by Sara Garrity, MSW
Family is a word that comes up a lot in the Twigtale office. How can we empower families through storytelling? How can our stories help families? What insight do we gain from our own families to continue innovating our books? More questions come up as our office family grows closer. How can we support each other? If we all consider Bobby (our CEO) to be our patriarch, does that mean he has to wait until all of us have picked what flavor cupcake we want before he makes his selection? Why do we all feel much calmer now that Carrie (our co-founder) is back from New York? Who is finally going to tell me that ask too many questions?
Just like Twigtale has become a second family to us, it’s likely that you have been a member of several of during the course of your life.
Each of us a family of origin, the family we were born in to. If you were adopted or parented by different caregivers, you may have more than one. And often we create new families, our lives intertwining with others through love, marriage, children, a rock and roll band, a shared mission, or the same destination.
And like every family has a story, they also have a unique way of telling it. Some family stories are spoken, delivered by the voices of those who enjoy telling it or maybe just those who were asked. They can be conveyed through action - in the ritual of tradition, celebrating holidays, adherence to an aesthetic or the look Grandpa gives when you get too close to his tomato plants. Family stories can be written into letters, diaries, poems, emails, essays, and thinly veiled works of fiction. Some are also written into history, newspapers, unauthorized biographies and our list of inspirational quotes. And of course, stories are shared with photographs, objects, heirlooms and the space they occupy on the wall, in a wallet, or at the bottom of a forgotten box.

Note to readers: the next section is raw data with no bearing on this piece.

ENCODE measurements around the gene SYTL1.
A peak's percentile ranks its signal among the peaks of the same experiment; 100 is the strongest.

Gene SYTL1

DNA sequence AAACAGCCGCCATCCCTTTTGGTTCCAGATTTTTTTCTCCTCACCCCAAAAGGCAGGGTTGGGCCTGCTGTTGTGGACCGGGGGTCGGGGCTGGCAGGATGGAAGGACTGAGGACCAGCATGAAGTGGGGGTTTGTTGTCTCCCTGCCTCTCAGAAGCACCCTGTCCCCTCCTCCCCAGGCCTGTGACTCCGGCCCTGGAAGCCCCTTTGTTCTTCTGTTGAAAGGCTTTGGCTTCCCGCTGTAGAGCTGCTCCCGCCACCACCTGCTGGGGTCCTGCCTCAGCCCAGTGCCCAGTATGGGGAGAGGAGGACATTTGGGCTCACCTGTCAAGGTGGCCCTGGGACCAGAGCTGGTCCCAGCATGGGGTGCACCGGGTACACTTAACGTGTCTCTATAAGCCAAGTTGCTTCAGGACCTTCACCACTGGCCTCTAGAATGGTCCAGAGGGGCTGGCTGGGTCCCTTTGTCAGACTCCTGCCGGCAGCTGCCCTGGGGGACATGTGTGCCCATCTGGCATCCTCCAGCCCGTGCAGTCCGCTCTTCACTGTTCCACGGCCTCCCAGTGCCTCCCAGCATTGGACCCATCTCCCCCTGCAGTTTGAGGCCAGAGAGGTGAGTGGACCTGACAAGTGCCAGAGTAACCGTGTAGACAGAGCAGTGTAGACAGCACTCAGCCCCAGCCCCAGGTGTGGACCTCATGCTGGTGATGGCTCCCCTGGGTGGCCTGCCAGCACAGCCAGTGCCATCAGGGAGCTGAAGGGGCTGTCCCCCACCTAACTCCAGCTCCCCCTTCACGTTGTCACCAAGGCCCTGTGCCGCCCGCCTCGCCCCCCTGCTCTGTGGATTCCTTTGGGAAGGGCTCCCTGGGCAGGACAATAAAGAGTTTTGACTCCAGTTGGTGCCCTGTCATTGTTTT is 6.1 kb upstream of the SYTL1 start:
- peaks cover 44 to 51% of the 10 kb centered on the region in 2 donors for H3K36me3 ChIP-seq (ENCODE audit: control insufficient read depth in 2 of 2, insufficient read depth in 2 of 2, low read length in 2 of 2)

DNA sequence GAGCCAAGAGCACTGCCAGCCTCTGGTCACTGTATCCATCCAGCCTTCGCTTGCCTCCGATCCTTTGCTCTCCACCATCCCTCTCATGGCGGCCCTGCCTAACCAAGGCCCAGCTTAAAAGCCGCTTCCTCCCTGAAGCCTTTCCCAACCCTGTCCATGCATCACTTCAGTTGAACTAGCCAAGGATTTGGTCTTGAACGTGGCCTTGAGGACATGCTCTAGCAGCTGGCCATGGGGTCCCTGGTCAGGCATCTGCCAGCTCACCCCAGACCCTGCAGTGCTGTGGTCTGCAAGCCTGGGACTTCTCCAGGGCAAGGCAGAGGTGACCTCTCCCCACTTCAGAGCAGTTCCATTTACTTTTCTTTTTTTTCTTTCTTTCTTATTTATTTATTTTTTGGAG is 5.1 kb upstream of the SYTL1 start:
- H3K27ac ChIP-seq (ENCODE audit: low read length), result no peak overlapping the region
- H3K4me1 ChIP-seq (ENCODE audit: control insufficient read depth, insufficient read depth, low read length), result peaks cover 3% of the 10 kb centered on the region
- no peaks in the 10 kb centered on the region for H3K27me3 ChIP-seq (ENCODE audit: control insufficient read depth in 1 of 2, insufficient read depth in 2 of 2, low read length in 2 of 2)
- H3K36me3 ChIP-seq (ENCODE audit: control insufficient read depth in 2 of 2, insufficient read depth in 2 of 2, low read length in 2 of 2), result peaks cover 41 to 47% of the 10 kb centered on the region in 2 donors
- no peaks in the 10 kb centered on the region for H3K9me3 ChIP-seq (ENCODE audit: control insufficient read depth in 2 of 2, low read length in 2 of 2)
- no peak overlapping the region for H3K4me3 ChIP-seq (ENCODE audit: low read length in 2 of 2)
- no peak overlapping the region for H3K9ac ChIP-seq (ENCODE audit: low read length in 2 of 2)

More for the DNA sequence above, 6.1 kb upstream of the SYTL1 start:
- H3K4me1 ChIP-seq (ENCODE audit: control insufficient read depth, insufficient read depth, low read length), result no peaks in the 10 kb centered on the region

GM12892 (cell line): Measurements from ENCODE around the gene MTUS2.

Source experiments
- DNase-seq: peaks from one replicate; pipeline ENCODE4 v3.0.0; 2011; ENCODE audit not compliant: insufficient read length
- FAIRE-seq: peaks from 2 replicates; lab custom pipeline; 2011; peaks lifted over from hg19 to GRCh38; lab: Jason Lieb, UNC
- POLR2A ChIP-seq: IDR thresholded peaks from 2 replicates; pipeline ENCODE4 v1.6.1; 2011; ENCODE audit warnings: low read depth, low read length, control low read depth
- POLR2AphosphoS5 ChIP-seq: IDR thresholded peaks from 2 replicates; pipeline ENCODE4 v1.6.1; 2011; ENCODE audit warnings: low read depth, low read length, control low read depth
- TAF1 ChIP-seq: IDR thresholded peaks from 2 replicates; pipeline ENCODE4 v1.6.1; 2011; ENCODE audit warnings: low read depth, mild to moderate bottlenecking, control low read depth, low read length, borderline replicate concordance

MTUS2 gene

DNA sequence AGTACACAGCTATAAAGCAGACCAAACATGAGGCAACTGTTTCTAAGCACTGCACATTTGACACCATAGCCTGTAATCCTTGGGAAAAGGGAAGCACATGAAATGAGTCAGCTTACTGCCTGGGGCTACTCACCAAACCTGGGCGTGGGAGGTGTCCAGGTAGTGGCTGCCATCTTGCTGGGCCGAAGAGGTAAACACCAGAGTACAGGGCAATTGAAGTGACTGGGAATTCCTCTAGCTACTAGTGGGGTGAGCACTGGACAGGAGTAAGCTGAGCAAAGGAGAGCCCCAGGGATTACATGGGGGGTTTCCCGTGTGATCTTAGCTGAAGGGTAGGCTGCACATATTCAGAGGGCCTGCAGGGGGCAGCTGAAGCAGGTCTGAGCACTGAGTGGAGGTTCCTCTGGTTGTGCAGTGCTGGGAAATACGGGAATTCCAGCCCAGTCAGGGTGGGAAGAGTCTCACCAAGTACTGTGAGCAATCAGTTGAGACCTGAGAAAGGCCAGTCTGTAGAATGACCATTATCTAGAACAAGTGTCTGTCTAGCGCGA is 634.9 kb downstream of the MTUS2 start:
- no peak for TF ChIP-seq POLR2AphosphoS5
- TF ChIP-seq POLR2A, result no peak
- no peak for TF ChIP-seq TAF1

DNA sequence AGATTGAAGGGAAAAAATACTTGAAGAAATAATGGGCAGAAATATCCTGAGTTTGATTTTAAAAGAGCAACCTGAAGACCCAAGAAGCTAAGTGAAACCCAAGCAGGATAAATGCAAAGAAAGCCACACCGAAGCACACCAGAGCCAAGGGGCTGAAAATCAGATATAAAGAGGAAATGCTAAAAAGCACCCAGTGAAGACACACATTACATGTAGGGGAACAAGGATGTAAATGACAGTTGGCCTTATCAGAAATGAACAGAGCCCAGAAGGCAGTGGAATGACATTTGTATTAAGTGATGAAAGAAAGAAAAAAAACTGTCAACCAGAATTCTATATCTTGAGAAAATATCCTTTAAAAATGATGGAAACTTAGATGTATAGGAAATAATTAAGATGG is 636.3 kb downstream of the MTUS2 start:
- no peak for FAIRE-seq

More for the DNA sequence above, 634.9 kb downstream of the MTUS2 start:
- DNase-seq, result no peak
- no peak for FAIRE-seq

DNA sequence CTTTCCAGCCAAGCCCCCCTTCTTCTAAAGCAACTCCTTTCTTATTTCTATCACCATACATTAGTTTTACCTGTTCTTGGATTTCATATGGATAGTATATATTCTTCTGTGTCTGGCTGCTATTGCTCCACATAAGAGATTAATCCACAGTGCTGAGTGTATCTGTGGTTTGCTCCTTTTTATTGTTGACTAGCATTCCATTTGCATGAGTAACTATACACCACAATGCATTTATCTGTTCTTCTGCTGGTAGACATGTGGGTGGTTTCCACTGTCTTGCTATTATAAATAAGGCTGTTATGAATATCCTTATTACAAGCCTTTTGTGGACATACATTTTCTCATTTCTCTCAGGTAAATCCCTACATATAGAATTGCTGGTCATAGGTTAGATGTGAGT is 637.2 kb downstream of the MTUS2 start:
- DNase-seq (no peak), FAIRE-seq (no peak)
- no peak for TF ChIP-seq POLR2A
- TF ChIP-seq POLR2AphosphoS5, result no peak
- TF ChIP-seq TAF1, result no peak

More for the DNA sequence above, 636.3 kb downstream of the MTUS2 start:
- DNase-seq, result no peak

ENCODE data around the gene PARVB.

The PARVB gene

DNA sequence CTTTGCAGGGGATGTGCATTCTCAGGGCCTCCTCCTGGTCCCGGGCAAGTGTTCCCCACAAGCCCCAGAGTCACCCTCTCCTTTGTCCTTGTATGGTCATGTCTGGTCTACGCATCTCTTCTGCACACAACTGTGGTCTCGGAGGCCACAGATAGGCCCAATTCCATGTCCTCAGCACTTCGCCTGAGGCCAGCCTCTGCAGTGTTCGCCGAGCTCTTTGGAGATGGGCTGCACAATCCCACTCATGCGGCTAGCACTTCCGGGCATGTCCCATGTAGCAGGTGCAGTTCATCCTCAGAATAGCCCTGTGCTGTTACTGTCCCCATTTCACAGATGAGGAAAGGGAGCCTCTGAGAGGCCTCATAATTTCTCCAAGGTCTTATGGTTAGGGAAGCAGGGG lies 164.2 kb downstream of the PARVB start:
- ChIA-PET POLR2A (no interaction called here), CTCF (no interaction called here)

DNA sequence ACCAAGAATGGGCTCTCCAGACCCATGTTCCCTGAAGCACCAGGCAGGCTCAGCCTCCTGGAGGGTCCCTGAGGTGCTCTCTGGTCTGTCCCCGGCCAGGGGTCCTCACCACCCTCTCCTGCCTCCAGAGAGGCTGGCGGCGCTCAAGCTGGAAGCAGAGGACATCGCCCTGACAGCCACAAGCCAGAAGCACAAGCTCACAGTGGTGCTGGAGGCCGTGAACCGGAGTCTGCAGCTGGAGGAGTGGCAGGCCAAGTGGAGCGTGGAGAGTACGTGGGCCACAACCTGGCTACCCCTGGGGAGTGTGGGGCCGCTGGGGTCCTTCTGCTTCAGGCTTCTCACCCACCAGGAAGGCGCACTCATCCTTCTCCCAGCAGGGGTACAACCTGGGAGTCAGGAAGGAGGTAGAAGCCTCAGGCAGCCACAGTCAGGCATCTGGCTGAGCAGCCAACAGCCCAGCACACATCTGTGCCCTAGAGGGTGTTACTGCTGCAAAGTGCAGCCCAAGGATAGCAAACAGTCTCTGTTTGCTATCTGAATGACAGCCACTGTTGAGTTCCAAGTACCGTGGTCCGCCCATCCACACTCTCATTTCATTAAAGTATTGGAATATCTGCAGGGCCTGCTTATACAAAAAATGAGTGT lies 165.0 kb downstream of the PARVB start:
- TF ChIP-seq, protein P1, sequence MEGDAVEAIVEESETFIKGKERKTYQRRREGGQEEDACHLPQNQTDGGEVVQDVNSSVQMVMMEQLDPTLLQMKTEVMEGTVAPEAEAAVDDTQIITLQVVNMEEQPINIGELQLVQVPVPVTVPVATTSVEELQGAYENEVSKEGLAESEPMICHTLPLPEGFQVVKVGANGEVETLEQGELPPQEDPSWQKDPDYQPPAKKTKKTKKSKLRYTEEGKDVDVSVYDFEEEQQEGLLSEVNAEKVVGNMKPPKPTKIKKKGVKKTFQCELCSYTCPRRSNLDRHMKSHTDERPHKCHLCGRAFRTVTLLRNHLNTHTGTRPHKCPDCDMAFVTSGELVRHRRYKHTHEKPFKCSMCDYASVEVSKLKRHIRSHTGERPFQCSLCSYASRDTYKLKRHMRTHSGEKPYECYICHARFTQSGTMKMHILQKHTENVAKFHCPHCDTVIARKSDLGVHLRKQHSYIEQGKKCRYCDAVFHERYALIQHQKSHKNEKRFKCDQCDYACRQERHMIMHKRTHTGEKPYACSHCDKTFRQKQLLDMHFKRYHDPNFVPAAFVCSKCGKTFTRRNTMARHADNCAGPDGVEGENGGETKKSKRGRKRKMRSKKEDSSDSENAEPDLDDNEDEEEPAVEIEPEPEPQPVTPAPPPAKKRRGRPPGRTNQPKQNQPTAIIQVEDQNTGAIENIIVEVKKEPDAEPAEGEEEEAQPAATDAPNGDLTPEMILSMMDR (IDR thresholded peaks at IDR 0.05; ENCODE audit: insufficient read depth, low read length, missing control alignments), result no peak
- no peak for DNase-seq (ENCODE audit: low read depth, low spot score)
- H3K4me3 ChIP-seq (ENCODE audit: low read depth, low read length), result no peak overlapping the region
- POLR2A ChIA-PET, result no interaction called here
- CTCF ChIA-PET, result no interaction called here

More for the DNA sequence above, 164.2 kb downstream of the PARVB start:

For Mother’s Day, The New Yorker profiled Rachel LaCour Niesen, founder of Save Family Photos. The site is “On a mission to save family stories, one photo at a time.” The idea came to Ms. Niesen after she discovered photographs of her grandfather who had recently passed away. An important piece of her family story was told through those images, one that may not have been expressed so vividly had she not found them. Now she encourages others to weave together their narratives using family photographs on her website, Facebook page and Instagram feed.
The New York Times featured Dominick Zarrillo’s essay about his son’s journey, from being bullied in childhood, coming out to him and his wife as an adult, and finally successfully defeating a law that banned gay marriage in California. His love for his son pours out of every paragraph. He relives his emotional response to a friend’s comment that gay couples should not be allowed to marry: “My vision dimmed while long-buried emotions rushed back: my little son, all alone, being picked on by bullies, being told he couldn’t walk the same path home because they said so. Why couldn’t people just treat him with respect?”
Here at Twigtale, we honor the power of the family story. We feel privileged to tell yours, and we will continue to share ours.
Above Photo (R-L): Sara Garrity, Bobby Benfield, Betina Chan-Martin, Carrie Southworth. Not pictured: Boram Yoon, Phil Starner and Nishad Chande.
"A Mother’s Day Family Photo Album." The New Yorker. Condé Nast., 9 May 2015. Web. 11 June 2015.
Zarrillo, Dominick. "A Father, a Son and a Fighting Chance." The New York Times. The New York Times Company., 14 June 2012. Web. 11 June 2015.